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Over the past year or so, as both an intern and now as editorial assistant for TCG Books, I’ve had the unique opportunity to become intimately acquainted with the now published Train Driver and Other Plays, a collection by Athol Fugard which includes The Train Driver, Coming Home and Have You Seen Us?. The characters and themes of these plays are so deeply rooted in the rich cultural history of the playwright’s native country, South Africa, and all the pictures are painted with such a visceral, sensorial honesty—you can’t help but sense some level of the author’s personal connection to the stories. It’s impossible not to want to ask that question every playwright hates, myself included: Where are you in this, Mr. Fugard?

Luckily, for curious readers such as myself, this publication concludes with excerpts from Mr. Fugard’s personal journals, “Pages from a Notebook.” These first-hand accounts from the artist on life, theatre and writing ease some of the mystery as to where our playwright is in his stories. He eloquently details how he received his initial spark of interest for many of his works—for both those included in this volume, and others. Train Driver, in particular, came about after a sort of obsession with a newspaper article about a women committing suicide by standing in front of a train with her three young children:

I read the story in the internet edition of the Mail&Guardian. I have now copied it out, word for word by hand, into this notebook. I did that because I feel the need to possess it at a very personal level, to make it a part of my life. (…) That, of course, is what a writer is always looking for—a strong story with an unhappy ending.

(…) The morning session at my table had started off with another close reading of the newspaper story. I took up each sentence and looked at it as carefully as I do the beautiful, wave-polished pebbles I pick up on my beach walks. And, just as I do them, I held on to each sentence for a few seconds, turning it over and over, as to examine it still more carefully before putting it back in its place on the page and moving on.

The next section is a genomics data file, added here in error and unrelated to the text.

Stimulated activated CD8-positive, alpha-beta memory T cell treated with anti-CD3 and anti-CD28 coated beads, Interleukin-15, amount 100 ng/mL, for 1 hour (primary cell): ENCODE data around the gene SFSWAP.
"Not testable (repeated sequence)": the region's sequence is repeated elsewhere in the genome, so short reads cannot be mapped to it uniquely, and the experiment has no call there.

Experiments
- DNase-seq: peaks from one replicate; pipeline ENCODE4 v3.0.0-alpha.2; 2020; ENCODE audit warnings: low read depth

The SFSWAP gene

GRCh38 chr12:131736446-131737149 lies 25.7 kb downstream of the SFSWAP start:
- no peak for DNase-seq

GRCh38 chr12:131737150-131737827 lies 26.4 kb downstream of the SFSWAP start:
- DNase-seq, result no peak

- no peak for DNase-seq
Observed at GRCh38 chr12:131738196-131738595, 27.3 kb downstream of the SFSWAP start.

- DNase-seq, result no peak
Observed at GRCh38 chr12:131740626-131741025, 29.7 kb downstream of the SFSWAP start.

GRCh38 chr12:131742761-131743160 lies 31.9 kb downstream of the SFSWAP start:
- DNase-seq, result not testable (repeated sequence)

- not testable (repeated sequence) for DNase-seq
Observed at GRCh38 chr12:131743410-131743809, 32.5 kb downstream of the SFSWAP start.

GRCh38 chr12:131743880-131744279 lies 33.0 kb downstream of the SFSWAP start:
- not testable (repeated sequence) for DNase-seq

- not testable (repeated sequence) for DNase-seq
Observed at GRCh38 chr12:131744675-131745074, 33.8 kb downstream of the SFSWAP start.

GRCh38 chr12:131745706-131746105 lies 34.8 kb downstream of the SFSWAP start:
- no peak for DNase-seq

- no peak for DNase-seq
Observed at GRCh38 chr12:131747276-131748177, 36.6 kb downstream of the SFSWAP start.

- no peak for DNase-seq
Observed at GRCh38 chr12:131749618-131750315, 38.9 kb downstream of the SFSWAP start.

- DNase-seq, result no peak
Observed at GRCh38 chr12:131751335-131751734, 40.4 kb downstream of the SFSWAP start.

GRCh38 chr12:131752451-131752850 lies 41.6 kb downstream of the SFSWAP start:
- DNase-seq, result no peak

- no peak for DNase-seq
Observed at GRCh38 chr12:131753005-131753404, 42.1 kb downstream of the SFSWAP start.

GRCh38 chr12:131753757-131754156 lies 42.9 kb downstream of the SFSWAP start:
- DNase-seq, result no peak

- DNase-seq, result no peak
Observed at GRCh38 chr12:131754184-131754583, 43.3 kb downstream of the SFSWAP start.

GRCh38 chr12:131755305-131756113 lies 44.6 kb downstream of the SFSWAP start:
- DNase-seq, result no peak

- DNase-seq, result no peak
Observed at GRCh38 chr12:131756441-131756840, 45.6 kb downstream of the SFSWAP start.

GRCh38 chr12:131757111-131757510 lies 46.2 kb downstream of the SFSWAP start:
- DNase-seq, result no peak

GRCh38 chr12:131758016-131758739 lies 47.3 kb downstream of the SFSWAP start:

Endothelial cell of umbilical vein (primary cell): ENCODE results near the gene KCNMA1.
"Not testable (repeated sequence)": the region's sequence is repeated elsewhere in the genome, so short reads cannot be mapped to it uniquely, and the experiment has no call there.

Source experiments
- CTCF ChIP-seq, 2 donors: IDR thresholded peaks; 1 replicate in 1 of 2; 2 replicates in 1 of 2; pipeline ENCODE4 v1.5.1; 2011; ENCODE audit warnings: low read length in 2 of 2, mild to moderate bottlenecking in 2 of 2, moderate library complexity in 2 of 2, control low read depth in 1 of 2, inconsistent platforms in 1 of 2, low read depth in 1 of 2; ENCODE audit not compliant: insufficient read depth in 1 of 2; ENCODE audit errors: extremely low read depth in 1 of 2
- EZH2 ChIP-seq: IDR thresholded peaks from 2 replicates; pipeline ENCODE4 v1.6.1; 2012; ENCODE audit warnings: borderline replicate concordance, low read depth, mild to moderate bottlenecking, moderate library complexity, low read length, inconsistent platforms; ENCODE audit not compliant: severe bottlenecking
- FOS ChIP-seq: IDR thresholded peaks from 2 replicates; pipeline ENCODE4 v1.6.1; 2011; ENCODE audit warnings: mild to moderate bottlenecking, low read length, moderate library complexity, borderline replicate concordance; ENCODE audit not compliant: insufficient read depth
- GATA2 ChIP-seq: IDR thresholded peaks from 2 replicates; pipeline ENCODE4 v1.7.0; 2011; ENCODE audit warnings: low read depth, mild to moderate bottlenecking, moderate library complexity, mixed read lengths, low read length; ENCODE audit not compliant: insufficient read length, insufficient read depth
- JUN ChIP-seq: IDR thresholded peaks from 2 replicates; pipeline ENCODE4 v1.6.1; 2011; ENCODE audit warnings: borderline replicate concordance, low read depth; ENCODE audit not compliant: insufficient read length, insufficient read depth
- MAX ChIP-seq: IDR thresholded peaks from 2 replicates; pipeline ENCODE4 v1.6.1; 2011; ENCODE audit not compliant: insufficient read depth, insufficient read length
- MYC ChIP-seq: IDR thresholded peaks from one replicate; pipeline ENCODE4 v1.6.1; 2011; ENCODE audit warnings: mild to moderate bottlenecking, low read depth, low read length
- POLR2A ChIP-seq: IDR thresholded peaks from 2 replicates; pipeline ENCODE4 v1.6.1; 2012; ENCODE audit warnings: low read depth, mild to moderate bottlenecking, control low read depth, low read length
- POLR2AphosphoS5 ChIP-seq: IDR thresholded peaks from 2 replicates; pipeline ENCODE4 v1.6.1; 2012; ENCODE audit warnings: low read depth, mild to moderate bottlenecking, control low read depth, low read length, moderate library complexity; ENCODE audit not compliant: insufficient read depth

Mr. Fugard’s commitment to taking stories that do not originate in his own life and adopting them as a part of his personal life is obvious throughout this collection. Not only does the publication provide three plays—all very different in story while similar in spirit—but also an engaging account of Mr. Fugard’s individual musings, struggles and inspirations on his life and work as a theatre artist.

Order your copy today from the TCG Bookstore here.


Emma Jeszke is the Editorial Assistant for TCG Books. Emma is a playwright, and the author of the plays Manic Pixie Dream Girl (University of Michigan) and Working in Restaurants (Renegade Theatre Festival, Dexter Community Players). Emma holds an honorary degree from the Moscow Art Theatre School for an intensive study abroad in the summer of 2011. Emma is a recent graduate of the University of Michigan where she received a Bachelor of Theatre Arts, and studied playwriting under Oyamo.